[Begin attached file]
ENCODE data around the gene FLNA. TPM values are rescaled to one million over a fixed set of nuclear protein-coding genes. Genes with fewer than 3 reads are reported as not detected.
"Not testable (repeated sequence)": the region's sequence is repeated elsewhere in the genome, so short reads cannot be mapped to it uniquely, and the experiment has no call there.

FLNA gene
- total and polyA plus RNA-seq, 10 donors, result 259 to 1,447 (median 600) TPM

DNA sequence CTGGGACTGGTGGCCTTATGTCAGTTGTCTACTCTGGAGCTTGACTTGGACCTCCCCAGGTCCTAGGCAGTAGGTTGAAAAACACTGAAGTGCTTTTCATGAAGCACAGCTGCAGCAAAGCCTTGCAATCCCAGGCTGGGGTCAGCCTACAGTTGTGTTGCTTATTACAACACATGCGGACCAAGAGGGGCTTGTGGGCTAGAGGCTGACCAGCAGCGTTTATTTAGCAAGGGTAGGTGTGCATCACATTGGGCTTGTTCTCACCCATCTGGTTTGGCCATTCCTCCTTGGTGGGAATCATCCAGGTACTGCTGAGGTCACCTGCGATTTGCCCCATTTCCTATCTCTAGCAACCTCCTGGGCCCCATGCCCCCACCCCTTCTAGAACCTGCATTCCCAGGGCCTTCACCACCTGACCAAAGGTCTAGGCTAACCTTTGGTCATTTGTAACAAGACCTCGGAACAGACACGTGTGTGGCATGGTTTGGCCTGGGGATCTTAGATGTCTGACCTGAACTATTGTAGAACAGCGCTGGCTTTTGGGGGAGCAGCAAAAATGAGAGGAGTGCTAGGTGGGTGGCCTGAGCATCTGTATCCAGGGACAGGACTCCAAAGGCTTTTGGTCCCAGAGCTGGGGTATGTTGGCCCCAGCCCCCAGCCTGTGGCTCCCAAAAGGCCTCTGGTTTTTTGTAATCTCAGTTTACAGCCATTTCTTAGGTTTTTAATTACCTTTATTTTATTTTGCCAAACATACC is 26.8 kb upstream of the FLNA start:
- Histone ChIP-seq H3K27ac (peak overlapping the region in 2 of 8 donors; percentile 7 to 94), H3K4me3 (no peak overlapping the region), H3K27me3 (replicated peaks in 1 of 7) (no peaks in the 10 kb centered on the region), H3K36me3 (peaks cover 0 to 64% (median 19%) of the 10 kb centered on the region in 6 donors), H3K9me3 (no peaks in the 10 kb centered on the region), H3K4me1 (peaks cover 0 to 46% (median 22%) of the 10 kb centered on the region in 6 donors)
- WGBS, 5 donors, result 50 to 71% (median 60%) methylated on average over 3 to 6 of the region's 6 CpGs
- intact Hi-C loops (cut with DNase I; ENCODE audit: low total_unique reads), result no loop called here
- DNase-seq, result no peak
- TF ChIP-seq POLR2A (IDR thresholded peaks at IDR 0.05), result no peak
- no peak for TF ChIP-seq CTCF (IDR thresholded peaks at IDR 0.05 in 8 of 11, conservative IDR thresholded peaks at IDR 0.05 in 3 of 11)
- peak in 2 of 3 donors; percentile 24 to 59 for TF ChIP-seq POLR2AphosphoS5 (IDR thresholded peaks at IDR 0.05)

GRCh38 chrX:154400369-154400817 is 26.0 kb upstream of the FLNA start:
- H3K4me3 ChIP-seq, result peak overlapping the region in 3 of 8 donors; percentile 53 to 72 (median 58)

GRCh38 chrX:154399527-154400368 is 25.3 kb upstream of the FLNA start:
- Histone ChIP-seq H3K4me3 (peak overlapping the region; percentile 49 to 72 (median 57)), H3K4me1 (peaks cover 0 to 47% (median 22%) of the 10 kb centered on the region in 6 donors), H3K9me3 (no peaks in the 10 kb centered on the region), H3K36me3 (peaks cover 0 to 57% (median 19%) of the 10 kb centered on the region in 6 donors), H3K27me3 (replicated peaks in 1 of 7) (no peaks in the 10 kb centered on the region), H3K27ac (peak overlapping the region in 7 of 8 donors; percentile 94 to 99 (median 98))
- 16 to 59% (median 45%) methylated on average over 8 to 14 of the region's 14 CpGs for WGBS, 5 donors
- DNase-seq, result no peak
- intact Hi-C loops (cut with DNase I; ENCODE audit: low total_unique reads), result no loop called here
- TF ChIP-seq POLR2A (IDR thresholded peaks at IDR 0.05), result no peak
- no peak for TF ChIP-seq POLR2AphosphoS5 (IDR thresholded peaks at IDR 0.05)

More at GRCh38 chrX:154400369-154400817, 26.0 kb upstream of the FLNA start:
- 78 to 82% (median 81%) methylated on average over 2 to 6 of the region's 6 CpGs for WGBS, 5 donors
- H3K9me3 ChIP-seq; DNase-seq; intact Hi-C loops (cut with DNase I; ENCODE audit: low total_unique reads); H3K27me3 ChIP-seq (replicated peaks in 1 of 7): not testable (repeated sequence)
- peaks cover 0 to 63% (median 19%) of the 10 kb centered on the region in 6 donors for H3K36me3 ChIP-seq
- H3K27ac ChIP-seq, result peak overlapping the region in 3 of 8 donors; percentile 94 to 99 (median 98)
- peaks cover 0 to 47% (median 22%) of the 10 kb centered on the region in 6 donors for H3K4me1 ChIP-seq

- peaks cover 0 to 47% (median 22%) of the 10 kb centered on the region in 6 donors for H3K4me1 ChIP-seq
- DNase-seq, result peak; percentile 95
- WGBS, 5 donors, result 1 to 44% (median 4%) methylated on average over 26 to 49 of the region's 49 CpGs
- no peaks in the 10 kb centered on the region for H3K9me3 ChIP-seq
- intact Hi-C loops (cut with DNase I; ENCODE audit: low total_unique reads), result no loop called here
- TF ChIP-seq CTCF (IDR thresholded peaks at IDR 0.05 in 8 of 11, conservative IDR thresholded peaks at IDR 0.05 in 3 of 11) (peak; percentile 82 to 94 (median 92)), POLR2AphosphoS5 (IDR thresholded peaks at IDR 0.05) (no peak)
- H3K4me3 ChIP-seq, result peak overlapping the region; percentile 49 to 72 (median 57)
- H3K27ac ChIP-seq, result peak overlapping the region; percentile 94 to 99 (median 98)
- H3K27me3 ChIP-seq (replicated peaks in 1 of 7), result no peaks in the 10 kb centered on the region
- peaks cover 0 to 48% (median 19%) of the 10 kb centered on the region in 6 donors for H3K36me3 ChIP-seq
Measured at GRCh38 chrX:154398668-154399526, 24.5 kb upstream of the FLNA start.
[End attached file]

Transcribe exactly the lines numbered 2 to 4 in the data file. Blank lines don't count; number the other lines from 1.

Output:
"Not testable (repeated sequence)": the region's sequence is repeated elsewhere in the genome, so short reads cannot be mapped to it uniquely, and the experiment has no call there.

FLNA gene
- total and polyA plus RNA-seq, 10 donors, result 259 to 1,447 (median 600) TPM